Restored 1951 Willys Station Wagon

While the truck market is growing in popularity, and Jeeps are always desired, this 1951 Willys Station Wagon is a best of both worlds scenario. Currently at the starting bid price of $10,000, with a reserve, or a buy it now for $21,000, you can take this 4×4 home from Bremerton, Washington. It is said to be an original, one family owned vehicle and the mileage is at 51,680 miles. You can view more on eBay.

Under the small hood and behind the old, classic, wise looking grille, sits an engine as powerful as a hurricane. Well…not quite, but this 72 horsepower four-cylinder is designated as the F 4-134 Hurricane was available for the 1950 and 51 model years. It is connected to a 3-speed manual transmission. The listing goes over many different engine and mechanical components that have been rebuilt or replaced.

The interior of this beige beast is a nice, deep red splitting bench seat in both the front and rear. According to the listing, there are new seat covers and a headliner. Black aftermarket floor mats cover the floor in the front, but the rear cargo area is left bare. A new radio and antenna have been installed, but are not hooked up and the listing states that it needs speakers. It has a six-volt electrical system.

Underneath, this Willys is rust free. There are a few photos showing the undercarriage and some suspension components. What is difficult to understand in the listing is figuring out what they mean when they list an original item and put replaced in parentheses, so it can’t really be original then. It is a beautiful vehicle but might be a tough sell at the buy it now price.

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  1. IkeyHeyman Member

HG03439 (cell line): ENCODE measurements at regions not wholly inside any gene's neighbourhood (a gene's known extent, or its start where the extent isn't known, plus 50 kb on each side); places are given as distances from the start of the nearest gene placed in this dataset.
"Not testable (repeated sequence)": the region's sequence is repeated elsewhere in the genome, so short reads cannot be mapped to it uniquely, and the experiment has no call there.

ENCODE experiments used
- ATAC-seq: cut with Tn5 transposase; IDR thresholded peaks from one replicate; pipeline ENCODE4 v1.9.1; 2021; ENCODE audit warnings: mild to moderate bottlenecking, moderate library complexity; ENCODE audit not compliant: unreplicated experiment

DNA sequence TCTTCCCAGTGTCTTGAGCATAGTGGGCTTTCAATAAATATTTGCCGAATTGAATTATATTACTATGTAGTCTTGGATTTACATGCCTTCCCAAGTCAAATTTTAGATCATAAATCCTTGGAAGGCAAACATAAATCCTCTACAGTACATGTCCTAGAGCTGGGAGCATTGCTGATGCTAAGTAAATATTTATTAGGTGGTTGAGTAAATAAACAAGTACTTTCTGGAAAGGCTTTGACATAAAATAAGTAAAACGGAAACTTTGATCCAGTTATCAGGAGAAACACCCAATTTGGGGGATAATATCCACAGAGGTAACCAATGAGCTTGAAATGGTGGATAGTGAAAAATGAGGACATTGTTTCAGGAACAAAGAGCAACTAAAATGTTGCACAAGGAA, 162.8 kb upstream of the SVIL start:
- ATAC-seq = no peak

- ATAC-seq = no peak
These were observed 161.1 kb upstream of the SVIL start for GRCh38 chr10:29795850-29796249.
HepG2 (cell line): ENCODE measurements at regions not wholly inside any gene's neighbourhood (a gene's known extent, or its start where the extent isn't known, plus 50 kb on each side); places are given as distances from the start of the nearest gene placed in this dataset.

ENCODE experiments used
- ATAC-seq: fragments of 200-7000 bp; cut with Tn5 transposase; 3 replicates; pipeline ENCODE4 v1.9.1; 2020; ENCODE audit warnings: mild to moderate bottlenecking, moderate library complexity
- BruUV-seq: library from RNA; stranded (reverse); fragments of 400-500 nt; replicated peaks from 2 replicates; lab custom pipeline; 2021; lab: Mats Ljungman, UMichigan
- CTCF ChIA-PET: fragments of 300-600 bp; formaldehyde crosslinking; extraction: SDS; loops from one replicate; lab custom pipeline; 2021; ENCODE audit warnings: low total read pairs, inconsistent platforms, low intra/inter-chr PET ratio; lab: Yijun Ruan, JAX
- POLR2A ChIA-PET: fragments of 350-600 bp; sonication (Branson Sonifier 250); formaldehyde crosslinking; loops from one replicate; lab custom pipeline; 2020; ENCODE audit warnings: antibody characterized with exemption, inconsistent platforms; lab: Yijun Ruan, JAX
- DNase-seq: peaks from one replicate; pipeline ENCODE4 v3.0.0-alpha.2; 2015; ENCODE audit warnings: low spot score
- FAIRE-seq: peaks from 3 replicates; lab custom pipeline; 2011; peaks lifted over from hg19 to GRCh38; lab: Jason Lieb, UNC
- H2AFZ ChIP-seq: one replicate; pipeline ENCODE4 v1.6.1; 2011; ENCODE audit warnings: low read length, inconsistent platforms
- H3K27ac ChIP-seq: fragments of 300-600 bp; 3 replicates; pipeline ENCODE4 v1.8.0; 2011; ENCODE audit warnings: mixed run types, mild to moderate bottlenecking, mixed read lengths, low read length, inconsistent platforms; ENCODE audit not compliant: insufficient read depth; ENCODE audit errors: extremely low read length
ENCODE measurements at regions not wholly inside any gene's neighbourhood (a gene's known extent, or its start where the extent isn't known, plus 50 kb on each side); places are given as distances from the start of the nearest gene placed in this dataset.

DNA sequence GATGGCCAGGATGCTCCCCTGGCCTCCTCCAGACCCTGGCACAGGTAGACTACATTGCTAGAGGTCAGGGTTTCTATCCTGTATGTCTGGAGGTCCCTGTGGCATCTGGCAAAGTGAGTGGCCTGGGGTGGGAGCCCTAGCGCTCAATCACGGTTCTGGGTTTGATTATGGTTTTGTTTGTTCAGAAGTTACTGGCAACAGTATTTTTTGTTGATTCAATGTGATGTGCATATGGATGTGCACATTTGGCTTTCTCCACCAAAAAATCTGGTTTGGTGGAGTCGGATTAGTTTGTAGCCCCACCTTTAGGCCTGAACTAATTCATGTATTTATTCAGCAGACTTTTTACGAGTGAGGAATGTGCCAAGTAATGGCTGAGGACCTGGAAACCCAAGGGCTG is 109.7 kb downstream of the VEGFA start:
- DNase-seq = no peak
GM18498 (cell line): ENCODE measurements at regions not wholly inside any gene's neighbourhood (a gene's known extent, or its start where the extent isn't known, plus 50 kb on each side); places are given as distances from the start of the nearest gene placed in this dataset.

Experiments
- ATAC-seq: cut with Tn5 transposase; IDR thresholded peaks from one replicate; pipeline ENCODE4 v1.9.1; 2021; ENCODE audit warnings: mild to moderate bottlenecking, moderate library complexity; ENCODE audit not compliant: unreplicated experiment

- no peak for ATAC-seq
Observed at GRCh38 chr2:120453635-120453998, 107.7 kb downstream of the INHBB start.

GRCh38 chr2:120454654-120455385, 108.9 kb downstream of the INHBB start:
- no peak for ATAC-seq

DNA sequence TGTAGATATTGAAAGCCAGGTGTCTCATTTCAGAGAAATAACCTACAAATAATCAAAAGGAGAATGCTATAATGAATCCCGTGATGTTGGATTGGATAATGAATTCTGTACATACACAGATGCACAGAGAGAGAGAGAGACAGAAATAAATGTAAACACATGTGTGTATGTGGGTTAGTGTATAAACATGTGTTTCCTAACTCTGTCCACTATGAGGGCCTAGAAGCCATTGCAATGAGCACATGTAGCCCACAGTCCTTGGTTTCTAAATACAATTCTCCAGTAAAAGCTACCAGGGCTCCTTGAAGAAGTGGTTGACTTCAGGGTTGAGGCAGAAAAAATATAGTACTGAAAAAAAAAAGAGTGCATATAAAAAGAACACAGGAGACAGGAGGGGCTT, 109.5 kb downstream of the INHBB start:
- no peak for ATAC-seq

The “survivor class” angle seems pretty weak when so much has been replaced. It seems like an attempt to justify the BIN price (along with the “celebrated history” mention.) And was “Grand Canyon” really a Willys paint color? This Jeep may have good bones so just cut the B.S. and perhaps present it as a “nicely refurbished” example.

  2. Charles D Woosley

    I don’t see a front spindle 4×4, most of these had pull out arms that you turned around and pushed back into their slot, these spindle hubs look like 2 wheel drive hubs. Also I widened the photo of the shifter area, I must of missed the 4×4 shifter. I have a friend with a 2 wheel drive willys and it’s got the 3 on the tree. I didn’t see a shot of the front end, that’s why when I seen the 2 wheel drive spindles, and how low it sits in the front, I don’t feel like it’s a 4×4.

  3. Charles D Woosley

    Ok I seen the shifter for the 4×4 and for the P T O.

  4. Mark

    Even though I like many of the vehicles shown here most of them really don’t interest me enough to consider wanting them. This 1 however is different and if it was closer would certainly be worth a look.

  5. Camaro Joe

    Good eye Charles, you can see the “three stick” shifters for the transmission,
    transfer case high/neutral/low range and in/out of four wheel drive. But there are no locking front hubs. I had a ’55 in high school (1969-1971) and I bailed out at a stop light to engage the hubs at least 100 times. 47 years later I still remember what those hubs looked like, and there’s nothing like that on this one. I said “Hold my beer, I gott’a engage the hubs” more than a few times. That era Willys was really weak on cup holders, but I had friends to do that.

    The only thing I can imagine is locking front hubs might have been an option. Whoever bought this didn’t go for the “Big” 232″ six, so it might be possible that they didn’t spend the money on locking hubs. All hubs do is save gas and wear and tear on the front drive parts, but gas was $.27/gallon when I drove mine, so I can see somebody not buying a $30 option to save gas at that time.

    It’s a nice truck and I’d like to have it, but I have too much stuff and I couldn’t live with the “Go Devil” four cylinder. The 232″ Super Hurricane six in the one I had in high school was bad enough. It would be a shame to change the motor, I like stock stuff, but I couldn’t live with the 4 cylinder and the extra drag with no